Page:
The world is full of middle positions. Indeed, one is hard pressed to come up with a truly absolute position. Consider: Murder is bad? I think we can agree with that. Might even call it an absolute. But, whether a particular killing of a person is murder? That can be a little fuzzier. There are folk who outright reject the idea of lethal force used in self defense (for instance) as being valid making all such killings as murder. There are those who consider killing enemy combatants in wartime as murder. Thus, we have to very specifically define what “murder” is in the first place if we want to call it an absolute that murder is wrong. And we can’t just say murder is “wrongful killing.” because, well, I’m sure someone who snarked about teaching logic and argumentation in school would understand why that kind of circular definition is fallacious. Right? So when we have that precise, clear, unambiguous definition, the question remains what to do about it. Since murder is wrong, we want there to be no murders. So we take steps to prevent murder. We have police to act as a deterrent. We take other steps. But, here’s the thing, none of those things actually prevent murder. Some of them may reduce the rate, preventing some murders, but not all of them. We still have murders, which is a bad thing. So what? What other steps to take? And what other consequences will those other steps have. Already with things like having police to act as a deterrent, we’re doing things like taxing, using the coercive power of the state to take money from some and give it to others “for a good purpose.” We’re arming people and sending them out among the population where mistakes, lethal mistakes will happen. Efforts to try to reduce murders (at least claimed toward that end) have and often do include attempts to disarm the general public, trying to make it more difficult for them to commit murders. And on and on. And no matter what we do, there will still be murders.

      Even something as straightforward, as clear cut absolute, as “murdering people is bad” becomes infinitely fuzzy when one starts trying to convert principle to application because there are lots of other things that are bad and less of this one particular “bad” means creating more of another. At some point, as much as we decry murder, we must accept that some level will happen anyway or we end up taking increasingly egregious steps to “prevent” murders. Either way, it can be described as “compromising” with “evil.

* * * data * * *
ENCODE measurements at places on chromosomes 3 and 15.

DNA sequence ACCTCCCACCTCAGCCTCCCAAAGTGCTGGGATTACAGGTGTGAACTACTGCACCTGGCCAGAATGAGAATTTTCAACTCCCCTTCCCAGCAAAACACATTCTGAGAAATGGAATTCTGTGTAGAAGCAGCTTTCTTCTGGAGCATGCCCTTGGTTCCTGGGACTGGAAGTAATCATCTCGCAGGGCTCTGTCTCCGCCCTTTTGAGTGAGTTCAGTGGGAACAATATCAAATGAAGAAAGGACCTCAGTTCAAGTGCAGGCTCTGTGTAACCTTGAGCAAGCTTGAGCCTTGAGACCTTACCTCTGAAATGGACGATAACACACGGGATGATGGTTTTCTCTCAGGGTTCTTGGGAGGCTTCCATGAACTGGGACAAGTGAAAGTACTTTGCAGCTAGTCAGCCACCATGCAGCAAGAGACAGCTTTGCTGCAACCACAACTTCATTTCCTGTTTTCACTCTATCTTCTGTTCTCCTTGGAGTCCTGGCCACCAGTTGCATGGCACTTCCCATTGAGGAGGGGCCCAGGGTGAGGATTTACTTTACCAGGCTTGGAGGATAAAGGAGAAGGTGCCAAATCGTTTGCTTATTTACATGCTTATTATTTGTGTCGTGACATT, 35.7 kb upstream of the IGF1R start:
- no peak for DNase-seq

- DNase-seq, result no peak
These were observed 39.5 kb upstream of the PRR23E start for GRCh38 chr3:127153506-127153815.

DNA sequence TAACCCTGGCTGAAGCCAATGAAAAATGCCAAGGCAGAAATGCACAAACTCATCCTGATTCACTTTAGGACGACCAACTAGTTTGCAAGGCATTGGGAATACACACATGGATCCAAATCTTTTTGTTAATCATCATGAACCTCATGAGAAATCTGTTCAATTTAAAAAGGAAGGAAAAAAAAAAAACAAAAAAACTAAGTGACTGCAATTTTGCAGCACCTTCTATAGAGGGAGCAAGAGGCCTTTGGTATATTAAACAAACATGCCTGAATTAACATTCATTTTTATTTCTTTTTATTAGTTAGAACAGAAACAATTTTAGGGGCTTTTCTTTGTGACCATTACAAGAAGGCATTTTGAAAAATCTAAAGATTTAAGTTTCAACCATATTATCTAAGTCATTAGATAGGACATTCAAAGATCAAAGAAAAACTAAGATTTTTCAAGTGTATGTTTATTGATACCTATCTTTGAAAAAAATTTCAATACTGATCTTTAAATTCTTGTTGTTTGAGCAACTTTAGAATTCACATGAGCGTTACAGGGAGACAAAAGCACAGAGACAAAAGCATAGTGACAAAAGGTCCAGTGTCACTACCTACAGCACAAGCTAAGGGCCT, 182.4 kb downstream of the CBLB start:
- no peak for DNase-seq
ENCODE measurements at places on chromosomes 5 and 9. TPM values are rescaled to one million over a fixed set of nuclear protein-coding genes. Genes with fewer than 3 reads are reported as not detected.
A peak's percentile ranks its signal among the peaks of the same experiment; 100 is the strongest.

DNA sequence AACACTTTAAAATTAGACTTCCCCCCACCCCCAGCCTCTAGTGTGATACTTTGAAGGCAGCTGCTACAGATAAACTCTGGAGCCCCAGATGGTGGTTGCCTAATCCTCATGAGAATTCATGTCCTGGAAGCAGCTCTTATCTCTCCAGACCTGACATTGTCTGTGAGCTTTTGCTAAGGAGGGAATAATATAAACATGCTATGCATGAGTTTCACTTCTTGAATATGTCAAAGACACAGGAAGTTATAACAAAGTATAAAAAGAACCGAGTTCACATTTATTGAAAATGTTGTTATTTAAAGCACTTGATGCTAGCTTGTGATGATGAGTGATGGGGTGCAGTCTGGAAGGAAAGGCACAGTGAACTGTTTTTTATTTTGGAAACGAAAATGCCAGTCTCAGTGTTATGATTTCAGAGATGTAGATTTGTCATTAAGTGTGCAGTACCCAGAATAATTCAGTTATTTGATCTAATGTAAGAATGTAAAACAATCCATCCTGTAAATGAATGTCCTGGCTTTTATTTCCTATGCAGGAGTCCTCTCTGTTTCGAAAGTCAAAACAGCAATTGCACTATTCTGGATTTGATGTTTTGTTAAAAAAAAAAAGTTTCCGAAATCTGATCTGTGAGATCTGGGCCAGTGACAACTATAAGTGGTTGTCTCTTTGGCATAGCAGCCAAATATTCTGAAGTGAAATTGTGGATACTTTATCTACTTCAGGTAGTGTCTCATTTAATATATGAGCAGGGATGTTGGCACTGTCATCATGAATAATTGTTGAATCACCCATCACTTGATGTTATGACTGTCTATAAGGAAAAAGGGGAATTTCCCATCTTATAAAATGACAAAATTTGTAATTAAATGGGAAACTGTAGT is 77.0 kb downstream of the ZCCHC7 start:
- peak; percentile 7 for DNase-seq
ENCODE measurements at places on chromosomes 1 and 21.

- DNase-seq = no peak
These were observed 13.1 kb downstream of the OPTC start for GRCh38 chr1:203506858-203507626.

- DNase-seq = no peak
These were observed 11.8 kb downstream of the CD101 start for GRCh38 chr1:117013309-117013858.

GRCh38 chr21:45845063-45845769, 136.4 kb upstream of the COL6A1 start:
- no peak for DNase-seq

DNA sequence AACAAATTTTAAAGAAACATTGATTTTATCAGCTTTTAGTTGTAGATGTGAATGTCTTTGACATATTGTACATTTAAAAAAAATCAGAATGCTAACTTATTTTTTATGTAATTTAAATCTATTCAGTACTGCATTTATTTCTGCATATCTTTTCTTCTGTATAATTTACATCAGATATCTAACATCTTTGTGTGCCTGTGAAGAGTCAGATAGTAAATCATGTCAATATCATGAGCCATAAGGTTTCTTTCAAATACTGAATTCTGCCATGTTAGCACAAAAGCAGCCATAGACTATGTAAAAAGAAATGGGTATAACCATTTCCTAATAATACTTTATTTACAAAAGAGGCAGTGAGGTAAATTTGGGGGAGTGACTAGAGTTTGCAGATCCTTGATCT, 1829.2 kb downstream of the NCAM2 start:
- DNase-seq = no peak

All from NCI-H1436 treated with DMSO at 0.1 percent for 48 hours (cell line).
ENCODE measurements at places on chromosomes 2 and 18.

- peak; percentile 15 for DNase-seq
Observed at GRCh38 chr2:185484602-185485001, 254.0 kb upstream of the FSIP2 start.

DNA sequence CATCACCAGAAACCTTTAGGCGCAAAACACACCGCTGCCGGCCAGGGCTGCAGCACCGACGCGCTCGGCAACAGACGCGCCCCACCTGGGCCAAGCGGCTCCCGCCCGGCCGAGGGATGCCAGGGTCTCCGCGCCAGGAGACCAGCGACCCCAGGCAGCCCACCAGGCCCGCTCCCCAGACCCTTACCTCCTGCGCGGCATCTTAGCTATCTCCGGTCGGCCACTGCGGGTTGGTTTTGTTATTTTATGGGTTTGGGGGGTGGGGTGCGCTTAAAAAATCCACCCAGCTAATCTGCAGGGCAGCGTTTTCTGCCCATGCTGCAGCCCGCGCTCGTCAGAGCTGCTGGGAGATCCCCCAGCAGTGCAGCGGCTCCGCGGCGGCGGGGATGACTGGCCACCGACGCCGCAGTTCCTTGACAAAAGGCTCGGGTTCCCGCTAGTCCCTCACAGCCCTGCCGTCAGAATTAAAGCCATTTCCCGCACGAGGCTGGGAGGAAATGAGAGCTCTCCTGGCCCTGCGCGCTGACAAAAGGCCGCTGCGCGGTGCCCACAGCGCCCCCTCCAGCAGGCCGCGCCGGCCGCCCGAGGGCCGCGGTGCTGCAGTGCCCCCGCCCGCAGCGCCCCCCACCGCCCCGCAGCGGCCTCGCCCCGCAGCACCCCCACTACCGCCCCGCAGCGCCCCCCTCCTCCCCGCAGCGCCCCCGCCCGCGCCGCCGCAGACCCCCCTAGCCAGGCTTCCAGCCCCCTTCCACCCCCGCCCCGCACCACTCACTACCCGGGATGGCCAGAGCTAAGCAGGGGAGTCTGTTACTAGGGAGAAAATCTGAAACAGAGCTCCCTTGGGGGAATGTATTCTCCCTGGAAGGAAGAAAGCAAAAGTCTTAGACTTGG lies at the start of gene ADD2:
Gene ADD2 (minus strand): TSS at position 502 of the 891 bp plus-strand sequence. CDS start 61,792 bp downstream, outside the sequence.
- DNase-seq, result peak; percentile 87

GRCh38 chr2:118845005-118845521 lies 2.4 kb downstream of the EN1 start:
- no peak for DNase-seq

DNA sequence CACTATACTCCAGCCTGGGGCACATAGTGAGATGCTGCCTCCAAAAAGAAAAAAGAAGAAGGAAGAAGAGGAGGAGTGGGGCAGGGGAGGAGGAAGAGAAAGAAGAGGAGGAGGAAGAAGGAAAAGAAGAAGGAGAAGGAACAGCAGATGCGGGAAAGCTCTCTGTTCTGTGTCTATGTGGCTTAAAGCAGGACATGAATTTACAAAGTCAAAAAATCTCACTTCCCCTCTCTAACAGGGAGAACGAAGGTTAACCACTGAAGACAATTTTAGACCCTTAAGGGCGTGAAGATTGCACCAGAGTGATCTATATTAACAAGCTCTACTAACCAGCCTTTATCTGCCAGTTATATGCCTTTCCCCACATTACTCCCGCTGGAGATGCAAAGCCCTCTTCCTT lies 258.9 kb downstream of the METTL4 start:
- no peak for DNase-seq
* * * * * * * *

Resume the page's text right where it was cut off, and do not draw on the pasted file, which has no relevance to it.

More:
Because there is no perfection in the world. That is an absolute.

      {sigh] The whole point of bringing up how people use words like “Fascist” and “communist” in arguments is because they are doing it wrong and should stop. That use is part and parcel of the binary thinking I’m decrying here.

      You see, it’s one thing for a person to smugly suggest they’re “not taking sides” (usually while actively being quite partisan for one side or another, often as a form of trolling), and yeah, that’s a bad thing. As John the Revelator wrote “I know your deeds; you are neither cold nor hot. How I wish you were one or the other! So because you are lukewarm— neither hot nor cold— I am about to vomit you out of My mouth!” Revelations 15-16. However, the absolutist, binary thinking view, the categorical “all one thing or all the other” that Rand is talking about up there is equally bad.

      Indeed, I’m not even saying that most people who “don’t take sides” or seek a “middle road” are actually thinking things through to that extent. They’re not taking a reasoned, nuanced position, where they look at the tradeoffs, the “bad” that comes with obtaining more of their “good”, and things like opportunity cost to try to find some optimum position. They’re just being piously smug (there’s no righteousness like self-righteousness). But then, the same can be said of people to take absolute positions as well. They haven’t thought through their position much and considered the costs and tradeoffs either. Most people don’t really come to positions by reason but by feeling. And it’s gotten worse in recent decades. As Thomas Sowell said. “The problem isn’t that Johnny can’t read. It isn’t even that Johnny can’t think. It’s that Johnny doesn’t know what thinking is; he confuses it with feeling.”

      He who hath ears to hear, let him hear.

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      1. Amazing how people claim “out of context” rarely provide a context that actually alters the meaning of the quote in question.

        *waves hand in air* Oooh, ooh, that’s my job!

        …which kind of sucks when I LIKE what they’re using a quote to say, but it’s important. ^.^
        (Shouldn’t argue against something you don’t understand well enough to argue for, after all, and appeal to authority is a bad argument even when the authority actually said a thing.)

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        1. It’s been my experience that when somebody says “the actual context of that was…” followed by a description of the actual context, they very often have a point.

          When they simply say “that was out of context” it usually isn’t, and when it is, the context either does not help or actually makes it worse (cf. “You didn’t build that.)

          Liked by 1 person

    2. Seriously DJ? You start by saying “the author of this article” like you don’t know who wrote it? His name is David Burkhead, which you can see if you look at the pictures of his books just off to the right. I won’t address the content of your argument because David did that quite well first. I hate to say it but your whole post sounds like the kind of drivel that I get from my high school students when I ask them to write any sort of essay.